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LIVE: Foo Fighters – Principality Stadium, Cardiff, 25/06/2024

It’s been a long 17 years since Foo Fighters last made an appearance in the Welsh capital, and with the anticipation and bustle amongst those flocking to the city’s ​centre for their triumphant return having grown beyond belief, it was time for the band to reward their Welsh fans for their patience. 

Despite their age, the Foos aren’t fond of a slow entry, bursting on stage, and almost immediately bursting into the first of the night’s classics ‘All My Life’. A song which quickly had the crowd roused and ready with minimal effort. ​

Prolific frontman, and all-round hero to most, Dave Grohl, greeted the Welsh crowd like your favourite family member would, and poised the most important question of the night: “Do you like Rock’N’Roll?” Screams followed, but Grohl was eager to put this to the test.

Rolling into their track ‘No Son of Mine’, Grohl wanted to test the crowd’s devotion to rock and roll, mixing in classics like Black Sabbath‘s ‘Paranoid’ and Metallica‘s ‘Enter Sandman’ to quiz the sixty-something thousand people who all stood before him. By his reaction, it seemed as though the Welsh crowd had soon passed his first lesson.​

The night continued at a consistent pace, with cult-classics such as ‘Times Like These’, and ‘The Pretender’ all providing the big anthemic singalongs you’d hope for at a gig this size, but there were a few deep cuts thrown in for good measure too, such as ‘Walk’, and ‘Generator’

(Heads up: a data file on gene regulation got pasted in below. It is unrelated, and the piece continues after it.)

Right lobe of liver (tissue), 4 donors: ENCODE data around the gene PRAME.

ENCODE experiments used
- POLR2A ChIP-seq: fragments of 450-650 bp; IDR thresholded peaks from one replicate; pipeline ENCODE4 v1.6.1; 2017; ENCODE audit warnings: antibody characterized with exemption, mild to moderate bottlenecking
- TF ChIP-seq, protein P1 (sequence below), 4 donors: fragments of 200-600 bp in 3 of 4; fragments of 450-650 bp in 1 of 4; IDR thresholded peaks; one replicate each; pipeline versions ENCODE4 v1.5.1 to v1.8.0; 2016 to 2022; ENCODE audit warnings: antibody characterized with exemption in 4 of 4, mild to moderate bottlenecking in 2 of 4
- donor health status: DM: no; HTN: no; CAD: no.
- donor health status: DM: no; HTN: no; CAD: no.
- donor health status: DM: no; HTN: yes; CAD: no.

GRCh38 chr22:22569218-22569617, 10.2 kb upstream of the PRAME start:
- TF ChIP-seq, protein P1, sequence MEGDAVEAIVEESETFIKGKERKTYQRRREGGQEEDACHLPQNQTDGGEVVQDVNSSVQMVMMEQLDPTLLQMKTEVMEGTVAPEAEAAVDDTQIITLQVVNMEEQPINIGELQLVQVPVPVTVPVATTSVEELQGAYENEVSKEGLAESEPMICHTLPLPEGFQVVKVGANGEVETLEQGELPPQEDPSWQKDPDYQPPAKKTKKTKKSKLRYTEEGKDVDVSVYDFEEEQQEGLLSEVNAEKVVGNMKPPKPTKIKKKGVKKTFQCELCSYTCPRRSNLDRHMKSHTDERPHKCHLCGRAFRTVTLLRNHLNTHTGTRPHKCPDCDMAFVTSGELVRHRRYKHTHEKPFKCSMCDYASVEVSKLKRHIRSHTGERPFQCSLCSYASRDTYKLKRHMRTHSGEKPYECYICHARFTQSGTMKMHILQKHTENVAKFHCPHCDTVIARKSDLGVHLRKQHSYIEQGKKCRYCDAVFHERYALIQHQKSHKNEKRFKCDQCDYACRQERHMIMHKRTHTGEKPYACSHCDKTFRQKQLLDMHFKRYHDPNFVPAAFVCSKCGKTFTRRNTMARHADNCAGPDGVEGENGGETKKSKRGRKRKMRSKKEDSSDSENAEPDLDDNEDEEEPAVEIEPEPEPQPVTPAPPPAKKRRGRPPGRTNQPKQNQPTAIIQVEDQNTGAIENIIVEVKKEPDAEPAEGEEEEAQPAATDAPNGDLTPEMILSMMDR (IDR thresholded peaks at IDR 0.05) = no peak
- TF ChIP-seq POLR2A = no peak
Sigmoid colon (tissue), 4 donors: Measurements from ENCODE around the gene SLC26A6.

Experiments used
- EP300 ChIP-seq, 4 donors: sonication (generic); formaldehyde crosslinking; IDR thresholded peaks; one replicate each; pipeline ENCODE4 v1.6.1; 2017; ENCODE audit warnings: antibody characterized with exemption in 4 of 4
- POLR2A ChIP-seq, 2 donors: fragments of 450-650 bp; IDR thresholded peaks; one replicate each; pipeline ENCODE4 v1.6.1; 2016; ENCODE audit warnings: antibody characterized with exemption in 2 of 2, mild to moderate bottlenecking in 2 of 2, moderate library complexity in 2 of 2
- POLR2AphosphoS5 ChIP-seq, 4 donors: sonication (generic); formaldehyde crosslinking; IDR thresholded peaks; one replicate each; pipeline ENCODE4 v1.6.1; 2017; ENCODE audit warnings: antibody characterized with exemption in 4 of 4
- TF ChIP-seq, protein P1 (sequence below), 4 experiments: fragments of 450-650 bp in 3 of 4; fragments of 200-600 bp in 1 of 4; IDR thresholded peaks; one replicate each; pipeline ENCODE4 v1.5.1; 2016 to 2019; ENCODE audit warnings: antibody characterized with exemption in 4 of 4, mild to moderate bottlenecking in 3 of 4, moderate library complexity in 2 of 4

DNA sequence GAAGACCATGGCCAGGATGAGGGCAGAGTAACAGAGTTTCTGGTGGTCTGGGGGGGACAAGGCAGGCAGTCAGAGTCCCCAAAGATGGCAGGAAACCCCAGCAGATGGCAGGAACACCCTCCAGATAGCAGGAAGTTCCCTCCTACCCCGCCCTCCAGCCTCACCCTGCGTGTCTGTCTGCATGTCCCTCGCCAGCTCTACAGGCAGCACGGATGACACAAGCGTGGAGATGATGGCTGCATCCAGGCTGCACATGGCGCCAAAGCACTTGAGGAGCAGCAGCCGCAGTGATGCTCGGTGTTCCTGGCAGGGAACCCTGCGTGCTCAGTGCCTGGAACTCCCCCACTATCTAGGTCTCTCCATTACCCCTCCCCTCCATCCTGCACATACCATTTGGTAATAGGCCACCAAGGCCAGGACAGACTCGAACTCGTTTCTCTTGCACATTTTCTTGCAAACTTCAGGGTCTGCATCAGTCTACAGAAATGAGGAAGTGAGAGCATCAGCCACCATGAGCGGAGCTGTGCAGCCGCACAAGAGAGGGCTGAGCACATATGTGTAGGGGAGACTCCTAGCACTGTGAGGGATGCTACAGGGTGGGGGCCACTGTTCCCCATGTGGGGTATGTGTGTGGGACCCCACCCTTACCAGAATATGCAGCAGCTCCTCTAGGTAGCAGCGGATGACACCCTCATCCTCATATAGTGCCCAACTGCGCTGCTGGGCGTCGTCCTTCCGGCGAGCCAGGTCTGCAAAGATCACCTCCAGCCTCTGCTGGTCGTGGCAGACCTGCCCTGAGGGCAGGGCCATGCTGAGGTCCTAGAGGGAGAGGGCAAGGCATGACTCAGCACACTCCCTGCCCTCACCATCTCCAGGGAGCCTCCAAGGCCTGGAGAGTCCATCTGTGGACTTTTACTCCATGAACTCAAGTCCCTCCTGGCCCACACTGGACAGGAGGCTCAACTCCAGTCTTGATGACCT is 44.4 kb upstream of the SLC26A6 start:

By this point, band introductions were due, and for those who had not previously had the chance to meet, soon became acquainted with Rami Jaffee, Chris Shiflett, Nate Mendel, Josh Freese, and of course, Pat Smear. All through the medium of covers, including Beastie Boys‘Sabotage’, and Nine Inch Nails‘Whip It’.

Introductions completed, the show could continue, with a section of tracks spanning the width of the band’s discography, with ‘My Hero’ and ‘Learn To Fly’ getting the warmest of receptions, and ‘Arlandria’ really helping to thaw out the hardcore fans.

With the help of what Grohl described as a “thrust”, both himself and Rami wandered their way down the walkway to the precipice of the crowd​, greeting those in the immediate vicinity, and delivering a wonderfully acoustic moment of ‘Skin and Bones’, despite Rami’s accordion issues.

Rami then departed, leaving Grohl alone to speak to his ever-devout audience, devoting the next songs ‘Big Me’ and ‘Under You’ to those in the stadium. A poignant moment, and certainly an intimate one too, no matter where in the stadium you found yourself.

Normal scheduling was soon resumed as Grohl encouraged everyone to dance to ‘Monkey Wrench’, to which many obliged, and soon came the arrival of ‘Aurora’, introduced to the crowd as the late Taylor Hawkins’ favourite Foo Fighters song, resulting in an emotional singalong in memory of the drummer.

Following a faux-closer in the form of ‘Best of You’, emotions ran high once again as the band returned on stage to deliver a performance of ‘The Teacher’, which managed to bring many of those around to tears. Those tears soon turned into cheers as the band welcomed to the stage Shane Hawkins, the son of Taylor Hawkins, who had chosen to play ‘This Is A Call’ on the drums alongside the rest of the band

The final song of the night, ‘Everlong’, formed the band’s​ goodbyes to the crowd, a victorious ending to the band’s glorious visit to the Welsh capital. With many hoping it won’t be another 17 years before Grohl and co find themselves here again

God is in the TV is an online music and culture fanzine founded in Cardiff by the editor Bill Cummings in 2003. GIITTV Bill has developed the site with the aid of a team of sub-editors and writers from across Britain, covering a wide range of music from unsigned and independent artists to major releases.